Aaron kornylos struggle in crossbar

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The Toughest Bar to Cross The protagonist of "Crossbar" has had his life altered violently and is now trying to cope with the effects of this great change. Aaron Kornylo is a champion high jumper until a piece of farm machinery severs his right leg and changes his life forever Now Aaron lives in anger, bitterly denying the inevitable: he must learn to accept his loss.

Until a farm accident changed his life forever, the young man of this story enjoyed the life of a world-class athlete. Before he was injured, Aaron Kornylo was one of the best high jumpers in Canadian sports history. He enjoyed the attention his victories brought him. Aaron recalls, "standing proud on the dais... being vested with his Commonwealth Games gold by Prince Charles himself" (Gault 61). To Aaron it was a perfect life, or "his personal vision of the best of all possible worlds" (Gaul 62).

He was an accomplished athlete, "the best... Willow Creek had ever produced" (Gault 62). Then people revered Aaron, and he was completely satisfied with his life. All of this changes abruptly and violently when a farming accident almost kills Aaron and necessitates the amputation of his leg. With his leg severed by a harvester, driven by his father, Aaron is continually haunted. He relives the incident through a nightmare of his: "first the noise- the machine's noise- would have to come, closer and closer and... then the pain, so terrible that the brain in it's mysterious wisdom shut down the system... just after the scream" (Gault 60). Forced to have his leg amputated, "the surgeons in Saskatoon had done a fine job, very neat... but he didn't feel like giving [any] thanks" (Gault 62). Looking down at "the rounded stump that had once been his right leg" (Gault 62) Aaron would have no choice but to "get used to... that hated wooden leg" (Gaul 62). The physical part of Aaron's injury is the only visible sign of his problem, for this young man is now struggling with the prospect of life as an amputee.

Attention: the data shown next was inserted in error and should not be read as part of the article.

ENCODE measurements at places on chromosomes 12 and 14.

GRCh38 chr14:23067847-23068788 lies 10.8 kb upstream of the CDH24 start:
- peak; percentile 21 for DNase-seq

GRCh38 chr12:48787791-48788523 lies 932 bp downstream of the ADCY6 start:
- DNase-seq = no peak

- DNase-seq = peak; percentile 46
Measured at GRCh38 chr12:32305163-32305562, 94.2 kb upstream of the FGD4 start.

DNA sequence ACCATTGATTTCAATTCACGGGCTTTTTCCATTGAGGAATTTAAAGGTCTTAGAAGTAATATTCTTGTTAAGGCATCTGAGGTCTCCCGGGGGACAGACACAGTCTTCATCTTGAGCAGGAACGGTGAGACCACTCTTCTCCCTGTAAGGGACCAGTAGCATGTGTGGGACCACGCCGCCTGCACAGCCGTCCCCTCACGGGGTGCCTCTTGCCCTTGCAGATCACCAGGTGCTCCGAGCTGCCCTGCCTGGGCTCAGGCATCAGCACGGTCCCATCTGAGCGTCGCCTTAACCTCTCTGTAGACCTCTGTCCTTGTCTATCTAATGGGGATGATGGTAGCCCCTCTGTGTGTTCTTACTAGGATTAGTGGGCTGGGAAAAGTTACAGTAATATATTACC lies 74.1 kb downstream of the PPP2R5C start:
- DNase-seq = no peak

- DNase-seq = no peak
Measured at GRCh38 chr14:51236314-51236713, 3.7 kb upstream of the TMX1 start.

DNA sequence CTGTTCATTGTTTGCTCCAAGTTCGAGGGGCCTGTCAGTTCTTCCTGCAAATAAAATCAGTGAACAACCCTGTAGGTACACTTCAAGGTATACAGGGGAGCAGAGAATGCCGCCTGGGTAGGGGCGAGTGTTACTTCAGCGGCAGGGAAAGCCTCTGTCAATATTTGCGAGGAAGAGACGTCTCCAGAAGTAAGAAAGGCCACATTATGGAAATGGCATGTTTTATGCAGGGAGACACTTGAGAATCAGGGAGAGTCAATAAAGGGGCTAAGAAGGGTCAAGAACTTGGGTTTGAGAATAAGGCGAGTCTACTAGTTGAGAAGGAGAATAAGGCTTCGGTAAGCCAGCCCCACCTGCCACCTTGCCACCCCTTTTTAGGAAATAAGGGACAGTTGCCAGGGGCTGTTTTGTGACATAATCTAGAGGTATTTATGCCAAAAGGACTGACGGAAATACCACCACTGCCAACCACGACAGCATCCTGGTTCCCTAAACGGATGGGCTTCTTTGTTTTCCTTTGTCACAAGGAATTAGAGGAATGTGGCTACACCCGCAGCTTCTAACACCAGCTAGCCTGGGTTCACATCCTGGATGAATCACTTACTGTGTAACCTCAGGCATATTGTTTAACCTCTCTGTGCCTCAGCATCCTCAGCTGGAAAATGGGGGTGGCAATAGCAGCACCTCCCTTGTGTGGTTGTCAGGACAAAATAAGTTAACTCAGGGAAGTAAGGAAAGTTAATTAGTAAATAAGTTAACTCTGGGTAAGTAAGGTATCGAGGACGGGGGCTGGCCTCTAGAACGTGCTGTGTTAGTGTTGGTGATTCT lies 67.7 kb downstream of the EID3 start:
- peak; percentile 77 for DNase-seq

His life drastically altered by the loss of his right leg, Aaron will have to learn acceptance and place hope in his future. Aaron is presently having a difficult time coping- both physically and mentally. He does not and will not accept the loss of his leg. By thinking of his lost high jumping career Aaron is saddened: "wiping at his eyes, [he] opened them and returned to his room, to everything he had been and would never be again" (Gault 61). Mr. Kornylo now even finds everyday routines tedious: "even something as normal and inevitable as dropping the soap required an irritating and clumsy ritual of recovery" (Gault 61). When Aaron's leg was severed his self-worth was also lost. Looking back on his accomplishments, "what had once been smiling ride... had become something closer to morbid fascination" (Gault 61). His outlook on life is reflected physically: "the blue eyes were icy... [and his] sensual mouth had become just a functional slit." (Gault 62). Aaron can no longer see any pleasure in his life and perceives his future to be very dismal and grim. When Aaron looks at himself in the mirror, "he tries to smile, but it doesn't work: all he gets is a... grimace" (Gault 62). Aaron is not yet able to accept himself. He watched a medal his "until it sat there as cold and dead as it truly was'" (Gault 62) and then mutters, "'like me'" (Gault 62), showing that at the moment he feels very desolate. This former athlete does not know what to do with his life without high jumping. Withdrawn, Aaron reflects, "maybe there is more to life than jumping in the air, but that remains to be seen" (Gault 62). If Aaron Kornylo will only display and look at himself the way he does with his medals- what's most important on the inside- maybe he will truly be able to see what's most important in his life.

It's a sad fact of life that a violent event can alter one's existence harshly and permanently. Aaron Kornylo was indeed one of Canada's best athletes until that fateful day when a farm harvester destroyed his right leg. Now Aaron spends he time reminiscing past glories and struggling to accept his new reality. Perhaps after Aaron puts some distance between the accident and his present life, he will regain the sense of purpose that made him such a great athlete.

Works Cited Gault. "Crossbar" The Writer's Voice 2 Ed. William Boswell, Betty Lament, and John Martyn. Toronto: Gage 1998. 60-62.